Many web sites do have a link to terms and conditions at the bottom of their page. Examples from the Guardian and the Telegraph, both NLA owners. Both are tedious and long, but in general they grant you a “personal non-commercial use” licence.
The problem with terms and conditions of web pages
There are several fundamental problems with terms and conditions like those of the Guardian and the Telegraph.
Firstly, you don’t see them before you open the page and by this time the browser has already made a copy of the page.
Secondly, such terms are likely to change at any point in time without you being notified. Since you don’t see the terms before opening a page and the burden of finding and reading the t&c’s for every page you open is too big of a burden to put on a user, can the right holder really hold you to these terms in the first place? If you haven’t been presented with them and you haven’t accepted them, are the terms binding at all?
Thirdly, the common terminology of a “personal non-commercial use” is very vague and poorly suited to give sufficient guidance to a user what one can or cannot do.
Why the ruling creates millions of UK copyright offenders
The consequence of the CoA ruling is that if you at work or in a work context open a web page with a “personal and non-commercial use only” license, you are in breach of copyright.
Should you be a journalist researching a story you are about to write, you are in breach of copyright. If you are you an employee reading up on the latest news in your industry in the business section of an online newspaper like the Telegraph, you are in breach of copyright.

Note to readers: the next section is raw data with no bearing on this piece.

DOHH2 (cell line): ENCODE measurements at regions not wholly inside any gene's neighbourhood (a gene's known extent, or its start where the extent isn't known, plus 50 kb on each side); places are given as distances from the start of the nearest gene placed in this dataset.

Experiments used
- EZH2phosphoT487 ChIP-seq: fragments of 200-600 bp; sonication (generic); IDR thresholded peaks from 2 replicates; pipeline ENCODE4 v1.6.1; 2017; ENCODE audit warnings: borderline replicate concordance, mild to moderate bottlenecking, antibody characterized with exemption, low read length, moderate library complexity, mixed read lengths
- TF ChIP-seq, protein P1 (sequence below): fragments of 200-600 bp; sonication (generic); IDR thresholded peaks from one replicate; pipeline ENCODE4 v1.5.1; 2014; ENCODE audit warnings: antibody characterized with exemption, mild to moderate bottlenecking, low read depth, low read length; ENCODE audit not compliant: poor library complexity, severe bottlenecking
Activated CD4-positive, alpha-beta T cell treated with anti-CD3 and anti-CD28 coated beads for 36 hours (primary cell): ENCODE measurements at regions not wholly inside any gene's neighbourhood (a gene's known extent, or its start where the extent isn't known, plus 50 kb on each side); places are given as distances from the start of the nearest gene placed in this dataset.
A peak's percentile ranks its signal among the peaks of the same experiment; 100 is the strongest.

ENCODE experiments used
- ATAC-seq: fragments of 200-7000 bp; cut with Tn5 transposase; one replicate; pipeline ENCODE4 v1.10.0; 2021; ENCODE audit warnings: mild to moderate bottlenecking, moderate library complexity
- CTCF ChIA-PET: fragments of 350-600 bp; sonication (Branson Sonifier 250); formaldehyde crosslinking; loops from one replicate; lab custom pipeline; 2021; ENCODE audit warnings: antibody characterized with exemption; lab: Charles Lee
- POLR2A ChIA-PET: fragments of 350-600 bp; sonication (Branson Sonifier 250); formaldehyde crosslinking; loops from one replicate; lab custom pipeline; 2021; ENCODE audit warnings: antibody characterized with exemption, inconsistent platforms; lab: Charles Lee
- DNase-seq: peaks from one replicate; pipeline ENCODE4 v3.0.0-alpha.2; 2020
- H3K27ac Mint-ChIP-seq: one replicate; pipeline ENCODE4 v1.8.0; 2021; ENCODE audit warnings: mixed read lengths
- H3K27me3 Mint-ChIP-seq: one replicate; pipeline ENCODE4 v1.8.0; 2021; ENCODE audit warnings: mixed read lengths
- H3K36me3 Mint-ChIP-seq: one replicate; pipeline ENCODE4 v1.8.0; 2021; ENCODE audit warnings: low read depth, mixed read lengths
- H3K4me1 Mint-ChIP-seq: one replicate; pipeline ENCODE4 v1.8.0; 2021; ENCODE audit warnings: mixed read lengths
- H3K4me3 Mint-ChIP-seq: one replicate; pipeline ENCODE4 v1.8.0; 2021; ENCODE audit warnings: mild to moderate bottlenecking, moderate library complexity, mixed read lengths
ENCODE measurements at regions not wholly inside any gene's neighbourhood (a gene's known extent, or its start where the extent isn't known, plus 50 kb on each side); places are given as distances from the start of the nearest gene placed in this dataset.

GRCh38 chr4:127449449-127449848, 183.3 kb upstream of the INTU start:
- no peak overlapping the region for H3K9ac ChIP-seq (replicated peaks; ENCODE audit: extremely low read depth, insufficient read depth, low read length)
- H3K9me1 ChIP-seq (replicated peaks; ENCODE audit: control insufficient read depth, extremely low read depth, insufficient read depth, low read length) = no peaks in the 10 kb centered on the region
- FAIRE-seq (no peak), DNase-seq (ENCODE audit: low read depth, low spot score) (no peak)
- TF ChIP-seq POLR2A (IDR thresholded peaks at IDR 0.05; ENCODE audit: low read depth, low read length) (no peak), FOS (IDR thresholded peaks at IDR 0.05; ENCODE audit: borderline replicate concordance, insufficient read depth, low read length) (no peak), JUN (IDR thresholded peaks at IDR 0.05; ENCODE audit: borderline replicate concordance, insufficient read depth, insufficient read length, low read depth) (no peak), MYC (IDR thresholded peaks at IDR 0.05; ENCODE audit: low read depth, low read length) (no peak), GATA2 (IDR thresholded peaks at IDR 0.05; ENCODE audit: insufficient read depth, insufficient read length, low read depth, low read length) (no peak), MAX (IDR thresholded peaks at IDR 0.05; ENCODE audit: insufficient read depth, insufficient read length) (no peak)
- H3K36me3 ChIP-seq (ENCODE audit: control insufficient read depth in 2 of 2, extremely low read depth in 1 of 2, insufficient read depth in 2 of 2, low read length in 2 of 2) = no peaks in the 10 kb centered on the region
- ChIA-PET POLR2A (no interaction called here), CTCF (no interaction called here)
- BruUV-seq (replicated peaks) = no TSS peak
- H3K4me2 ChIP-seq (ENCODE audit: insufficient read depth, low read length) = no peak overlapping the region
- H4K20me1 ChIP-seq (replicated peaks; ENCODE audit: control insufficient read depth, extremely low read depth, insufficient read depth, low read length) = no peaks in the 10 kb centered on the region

In the UK there are millions of employees every day that browse the internet to read news and other content online inadvertently becoming copyright offenders.
Why the UK is not served by this ruling
The UK society cannot be served by a copyright law that so fundamentally clashes with how millions of its citizens are using the internet every day. The ability to browse the internet without fear of infringing copyright is a fundamental internet principle. This principle has been one of the cornerstones for the successful development of the internet and all its associated business models. As job creation and economic prosperity is becoming increasingly created by digital services and ecosystems, it would be devastating for UK and stifling for UK companies if such a fundamental principle is questioned.
Why Meltwater fights this cause
Meltwater is a Norwegian privately held software company offering online news and social media analytics to more than 20,000 clients globally. In late 2009, Meltwater brought a new licensing scheme aggressively pushed by the Newspaper Licensing Agency, the NLA, to the Copyright Tribunal to rule on its reasonableness.